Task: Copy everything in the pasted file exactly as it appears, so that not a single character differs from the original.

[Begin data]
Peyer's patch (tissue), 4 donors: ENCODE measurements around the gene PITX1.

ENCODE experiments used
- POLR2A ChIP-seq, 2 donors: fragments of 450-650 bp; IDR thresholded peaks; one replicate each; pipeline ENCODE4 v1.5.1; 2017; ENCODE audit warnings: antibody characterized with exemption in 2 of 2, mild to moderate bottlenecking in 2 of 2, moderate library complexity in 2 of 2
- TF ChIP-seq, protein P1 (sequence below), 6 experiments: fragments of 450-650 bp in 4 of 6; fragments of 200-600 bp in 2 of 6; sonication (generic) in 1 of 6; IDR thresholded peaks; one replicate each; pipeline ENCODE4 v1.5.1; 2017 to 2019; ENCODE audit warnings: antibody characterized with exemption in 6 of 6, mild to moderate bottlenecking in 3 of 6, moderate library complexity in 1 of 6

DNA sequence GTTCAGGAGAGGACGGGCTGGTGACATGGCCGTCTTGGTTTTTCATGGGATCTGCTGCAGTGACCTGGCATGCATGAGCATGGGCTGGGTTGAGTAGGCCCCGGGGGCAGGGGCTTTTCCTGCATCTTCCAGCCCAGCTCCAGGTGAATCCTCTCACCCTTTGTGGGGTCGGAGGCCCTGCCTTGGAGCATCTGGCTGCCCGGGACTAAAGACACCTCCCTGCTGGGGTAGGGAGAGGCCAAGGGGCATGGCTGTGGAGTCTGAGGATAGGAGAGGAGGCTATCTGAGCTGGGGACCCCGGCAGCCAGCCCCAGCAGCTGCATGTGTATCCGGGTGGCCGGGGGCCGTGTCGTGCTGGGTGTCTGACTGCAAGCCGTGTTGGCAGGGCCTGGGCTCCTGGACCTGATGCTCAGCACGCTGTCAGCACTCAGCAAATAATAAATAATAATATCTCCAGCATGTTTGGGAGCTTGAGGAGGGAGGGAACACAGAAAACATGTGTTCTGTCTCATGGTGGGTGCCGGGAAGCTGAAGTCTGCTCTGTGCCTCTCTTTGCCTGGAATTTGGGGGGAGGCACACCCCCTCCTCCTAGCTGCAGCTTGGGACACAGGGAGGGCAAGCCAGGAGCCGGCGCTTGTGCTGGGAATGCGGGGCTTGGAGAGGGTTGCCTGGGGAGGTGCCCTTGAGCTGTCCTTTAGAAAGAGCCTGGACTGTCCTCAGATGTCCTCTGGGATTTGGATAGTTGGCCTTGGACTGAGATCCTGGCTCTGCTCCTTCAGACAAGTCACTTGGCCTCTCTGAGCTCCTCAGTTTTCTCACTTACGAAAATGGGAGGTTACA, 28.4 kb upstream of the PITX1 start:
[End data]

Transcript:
Peyer's patch (tissue), 4 donors: ENCODE measurements around the gene PITX1.

ENCODE experiments used
- POLR2A ChIP-seq, 2 donors: fragments of 450-650 bp; IDR thresholded peaks; one replicate each; pipeline ENCODE4 v1.5.1; 2017; ENCODE audit warnings: antibody characterized with exemption in 2 of 2, mild to moderate bottlenecking in 2 of 2, moderate library complexity in 2 of 2
- TF ChIP-seq, protein P1 (sequence below), 6 experiments: fragments of 450-650 bp in 4 of 6; fragments of 200-600 bp in 2 of 6; sonication (generic) in 1 of 6; IDR thresholded peaks; one replicate each; pipeline ENCODE4 v1.5.1; 2017 to 2019; ENCODE audit warnings: antibody characterized with exemption in 6 of 6, mild to moderate bottlenecking in 3 of 6, moderate library complexity in 1 of 6

DNA sequence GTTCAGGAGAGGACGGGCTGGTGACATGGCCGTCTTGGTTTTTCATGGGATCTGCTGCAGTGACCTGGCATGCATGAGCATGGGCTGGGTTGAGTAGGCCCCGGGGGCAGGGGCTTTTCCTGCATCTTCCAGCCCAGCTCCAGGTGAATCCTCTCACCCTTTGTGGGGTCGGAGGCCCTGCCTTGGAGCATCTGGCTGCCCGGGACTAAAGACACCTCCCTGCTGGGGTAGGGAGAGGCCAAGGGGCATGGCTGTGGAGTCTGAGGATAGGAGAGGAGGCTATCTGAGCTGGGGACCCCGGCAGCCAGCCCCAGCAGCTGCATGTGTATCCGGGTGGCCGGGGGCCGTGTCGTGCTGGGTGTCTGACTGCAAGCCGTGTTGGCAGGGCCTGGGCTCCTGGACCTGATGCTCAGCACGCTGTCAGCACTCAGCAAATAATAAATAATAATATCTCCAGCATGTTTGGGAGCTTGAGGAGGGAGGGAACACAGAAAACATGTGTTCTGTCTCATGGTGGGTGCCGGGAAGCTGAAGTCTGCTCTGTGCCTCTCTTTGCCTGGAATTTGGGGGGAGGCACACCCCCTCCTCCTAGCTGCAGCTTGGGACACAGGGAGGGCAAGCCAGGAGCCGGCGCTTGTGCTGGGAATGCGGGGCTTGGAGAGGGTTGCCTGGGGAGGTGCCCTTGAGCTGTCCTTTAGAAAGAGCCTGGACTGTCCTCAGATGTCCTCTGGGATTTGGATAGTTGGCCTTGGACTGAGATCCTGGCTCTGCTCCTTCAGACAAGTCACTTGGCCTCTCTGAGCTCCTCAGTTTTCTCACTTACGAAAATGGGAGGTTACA, 28.4 kb upstream of the PITX1 start: